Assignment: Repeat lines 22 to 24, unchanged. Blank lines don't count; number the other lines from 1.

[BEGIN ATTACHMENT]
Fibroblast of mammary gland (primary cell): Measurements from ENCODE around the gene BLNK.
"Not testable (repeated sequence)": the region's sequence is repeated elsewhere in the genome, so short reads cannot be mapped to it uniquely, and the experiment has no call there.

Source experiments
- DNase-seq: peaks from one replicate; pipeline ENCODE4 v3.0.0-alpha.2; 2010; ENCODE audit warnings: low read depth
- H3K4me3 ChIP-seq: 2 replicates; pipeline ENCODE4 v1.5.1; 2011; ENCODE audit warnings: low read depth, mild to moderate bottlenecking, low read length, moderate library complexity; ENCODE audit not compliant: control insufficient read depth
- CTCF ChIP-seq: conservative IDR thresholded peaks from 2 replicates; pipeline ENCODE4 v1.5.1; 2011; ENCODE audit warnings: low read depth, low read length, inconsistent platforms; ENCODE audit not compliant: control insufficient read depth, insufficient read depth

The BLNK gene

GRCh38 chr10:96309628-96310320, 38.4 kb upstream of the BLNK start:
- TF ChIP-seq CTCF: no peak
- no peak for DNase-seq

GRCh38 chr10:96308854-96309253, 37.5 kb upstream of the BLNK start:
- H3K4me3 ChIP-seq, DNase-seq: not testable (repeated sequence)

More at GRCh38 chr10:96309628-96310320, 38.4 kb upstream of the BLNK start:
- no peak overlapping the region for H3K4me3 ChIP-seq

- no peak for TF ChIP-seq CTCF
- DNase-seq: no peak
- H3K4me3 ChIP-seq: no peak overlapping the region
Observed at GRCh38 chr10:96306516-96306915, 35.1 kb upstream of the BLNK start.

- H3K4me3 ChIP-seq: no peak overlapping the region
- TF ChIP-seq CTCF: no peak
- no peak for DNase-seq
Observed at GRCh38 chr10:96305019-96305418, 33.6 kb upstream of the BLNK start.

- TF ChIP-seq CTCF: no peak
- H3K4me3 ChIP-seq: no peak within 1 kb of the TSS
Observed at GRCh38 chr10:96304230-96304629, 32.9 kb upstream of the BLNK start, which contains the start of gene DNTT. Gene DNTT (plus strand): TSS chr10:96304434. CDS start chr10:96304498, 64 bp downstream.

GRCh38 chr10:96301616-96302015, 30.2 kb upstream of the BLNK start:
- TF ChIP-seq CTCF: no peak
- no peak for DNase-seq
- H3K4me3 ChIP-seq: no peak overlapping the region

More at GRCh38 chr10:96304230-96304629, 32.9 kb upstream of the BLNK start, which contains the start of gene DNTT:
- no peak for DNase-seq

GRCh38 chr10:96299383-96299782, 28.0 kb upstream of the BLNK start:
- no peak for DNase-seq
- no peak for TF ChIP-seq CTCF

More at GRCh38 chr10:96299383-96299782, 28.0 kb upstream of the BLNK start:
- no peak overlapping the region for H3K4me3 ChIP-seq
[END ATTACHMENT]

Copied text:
Observed at GRCh38 chr10:96305019-96305418, 33.6 kb upstream of the BLNK start.

- TF ChIP-seq CTCF: no peak
- H3K4me3 ChIP-seq: no peak within 1 kb of the TSS